Wednesday, January 18, 2017


"Cardano was magnificent and eccentric mind - a prolific inventor and flawed father, solitary, aggressive, peculiar. A man who would listen to a guardian angel, swear by science, and dream of defeating time. He wrote the first texts on the mathematics of gambling, was a world-renowned surgeon, invented algebra, and was a pioneer of sign language."

It is Gerolamo Cardano (1501 - 1576) ~ a renaissance Renaissance man, philosopher, inventor and physician surgeon, and member of the Royal College to boot ~ who Sydney Chamber Opera, in association with Ensemble Offspring, brings to light with their marvellous first work of the year. I thought it a stunning piece of theatre. Like (say) Mayakovsky, Russia's everyman's poet and revolutionary, they find these great figures of great import to bring into our focus. I love it.

Wiki details on Cardano here.

SCO seem to be adopting an increasingly minimalist approach to their presentations, at least in these new works. Owen Wingrave by contrast was traditionally staged, for a tele-opera anyway. The Rape of Lucretia later in the year will be interesting, to say the least.  While not yet at the extremes of Noh theatre, that's the direction, and a good one too. The orchestra is (increasingly) visible on stage, sets non-existent, the action played out in the bare walled space, and props spare. The biggest prop for Biographica was a wheeled-on iron poster bed, archbishop therein. This puts tremendous pressure on the director - the incredibly effective Janice Muller from Malthouse - and the performers, deprived of gimmicky, illusions, and material emotional-triggering tricks. Except for lighting, simply but well designed by Matt Cox.

Music and Concept was/were in the hands of Mary Finsterer and Tom Wright owns the libretto. The amazing Jack Symonds was Mr Music. I found it all intoxicating - a relentless almost ecclesiastical beat of seductive textures, minimalist strings repeating themselves over portentous rumblings of tympani and percussion, inevitably dragging him/us toward the day of death, from whence it all began. It was a serious case of not-happy-Gerry, and then you're dead.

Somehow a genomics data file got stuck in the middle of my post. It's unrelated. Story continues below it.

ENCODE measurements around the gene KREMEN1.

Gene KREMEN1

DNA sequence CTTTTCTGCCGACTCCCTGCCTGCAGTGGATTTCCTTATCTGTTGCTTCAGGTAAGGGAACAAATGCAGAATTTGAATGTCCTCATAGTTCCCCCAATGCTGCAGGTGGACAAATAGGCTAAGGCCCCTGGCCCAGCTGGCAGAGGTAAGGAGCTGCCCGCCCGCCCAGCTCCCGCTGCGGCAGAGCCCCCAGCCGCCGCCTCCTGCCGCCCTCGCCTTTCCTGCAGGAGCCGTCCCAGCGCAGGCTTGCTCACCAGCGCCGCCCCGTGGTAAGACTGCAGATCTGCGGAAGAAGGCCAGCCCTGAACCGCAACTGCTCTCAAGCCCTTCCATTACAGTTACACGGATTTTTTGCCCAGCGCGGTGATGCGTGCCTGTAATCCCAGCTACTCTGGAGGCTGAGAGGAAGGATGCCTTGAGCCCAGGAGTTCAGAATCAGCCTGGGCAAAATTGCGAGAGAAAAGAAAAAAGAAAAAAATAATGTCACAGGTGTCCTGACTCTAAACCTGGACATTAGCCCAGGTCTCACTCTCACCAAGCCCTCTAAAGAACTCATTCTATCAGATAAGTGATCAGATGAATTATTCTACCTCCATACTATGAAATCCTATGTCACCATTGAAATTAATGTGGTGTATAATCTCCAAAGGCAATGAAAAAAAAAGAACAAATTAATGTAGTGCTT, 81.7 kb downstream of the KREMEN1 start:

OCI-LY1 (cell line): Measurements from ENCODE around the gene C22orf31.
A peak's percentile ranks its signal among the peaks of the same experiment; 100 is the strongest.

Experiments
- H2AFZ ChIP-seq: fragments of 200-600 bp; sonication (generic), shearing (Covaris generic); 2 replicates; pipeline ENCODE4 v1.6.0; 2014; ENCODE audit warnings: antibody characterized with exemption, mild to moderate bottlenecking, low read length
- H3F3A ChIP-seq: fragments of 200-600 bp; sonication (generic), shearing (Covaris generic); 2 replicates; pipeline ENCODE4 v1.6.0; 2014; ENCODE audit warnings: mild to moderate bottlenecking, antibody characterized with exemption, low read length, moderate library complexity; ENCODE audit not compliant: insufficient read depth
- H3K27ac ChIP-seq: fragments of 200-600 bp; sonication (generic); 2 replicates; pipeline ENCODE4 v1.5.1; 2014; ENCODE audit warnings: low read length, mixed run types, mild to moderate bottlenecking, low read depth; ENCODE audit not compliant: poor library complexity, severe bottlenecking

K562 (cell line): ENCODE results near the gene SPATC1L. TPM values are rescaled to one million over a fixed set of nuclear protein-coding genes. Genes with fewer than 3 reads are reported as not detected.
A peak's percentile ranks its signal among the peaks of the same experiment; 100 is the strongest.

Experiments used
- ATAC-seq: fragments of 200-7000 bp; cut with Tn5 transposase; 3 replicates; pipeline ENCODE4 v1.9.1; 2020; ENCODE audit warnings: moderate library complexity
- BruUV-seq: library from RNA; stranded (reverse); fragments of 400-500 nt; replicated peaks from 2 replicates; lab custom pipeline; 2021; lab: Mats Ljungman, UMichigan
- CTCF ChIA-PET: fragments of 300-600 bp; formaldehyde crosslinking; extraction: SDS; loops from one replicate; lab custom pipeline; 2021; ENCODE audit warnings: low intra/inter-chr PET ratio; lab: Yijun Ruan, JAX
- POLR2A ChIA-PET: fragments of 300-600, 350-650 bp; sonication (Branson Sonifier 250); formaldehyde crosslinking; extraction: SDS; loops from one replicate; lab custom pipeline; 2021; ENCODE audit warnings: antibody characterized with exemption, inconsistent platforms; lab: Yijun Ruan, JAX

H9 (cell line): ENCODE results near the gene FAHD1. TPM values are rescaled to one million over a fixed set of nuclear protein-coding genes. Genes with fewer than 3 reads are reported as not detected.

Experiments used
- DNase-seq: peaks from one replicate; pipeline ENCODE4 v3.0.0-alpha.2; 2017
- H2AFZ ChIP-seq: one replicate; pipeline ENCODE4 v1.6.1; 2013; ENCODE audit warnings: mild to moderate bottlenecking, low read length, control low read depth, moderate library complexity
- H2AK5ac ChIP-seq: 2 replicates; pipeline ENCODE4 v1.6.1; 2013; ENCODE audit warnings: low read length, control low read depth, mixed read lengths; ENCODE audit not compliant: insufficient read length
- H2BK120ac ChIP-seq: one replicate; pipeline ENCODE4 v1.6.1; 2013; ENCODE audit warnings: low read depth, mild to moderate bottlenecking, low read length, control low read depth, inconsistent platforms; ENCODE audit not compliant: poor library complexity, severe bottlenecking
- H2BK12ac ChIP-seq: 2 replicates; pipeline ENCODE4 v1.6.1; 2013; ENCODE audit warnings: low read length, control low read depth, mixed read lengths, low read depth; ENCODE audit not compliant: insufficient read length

Enligthenment was a century or so away, and Cardano's world was that of Divine Order, the stars the supposed manifestation of His Brilliance. Little did they know what chaos is out there, disguised behind the mask of zillions of light years as dazzling rhythms and harmony. (By the way, for a marvellous read looking into the ring with Reason vs Faith having a round or two, try James Gaines if you haven't already.)

Anyway, little consolation to be found anywhere for Gerolamo, though he did sort out the Archbishop's near death from uncleanliness. As the programme notes point out, the search for knowledge helped little in the gaining of wisdom, as each of the twelve scenes presented underline. Like 'pictures in a gallery' we assemble some concept of this distracted mind, and perhaps a better concept of time, decisions plucked from some great data base onto which we continually stumble in a pseudo-linear framework.

Mr McCallum plays good tribute to each player hereSignificantly, Mitchell Butel's Cardano was delineated by being solely for spoken word which put tremendous pressure on the voice (not subtitled) to deliver the kind of emotional impact the vocal (subtitled) scoring could. Or rather, the other way around - it highlighted why we sing.

                                         (call - Jack Symonds centre, acknowledging the orchestra)

Packed house and much acclamation and enthusiasm.

So off we went, happy little vegemites into the hot summer's night only just descending. I wore shorts!

                                                          (and I wasn't the only one)

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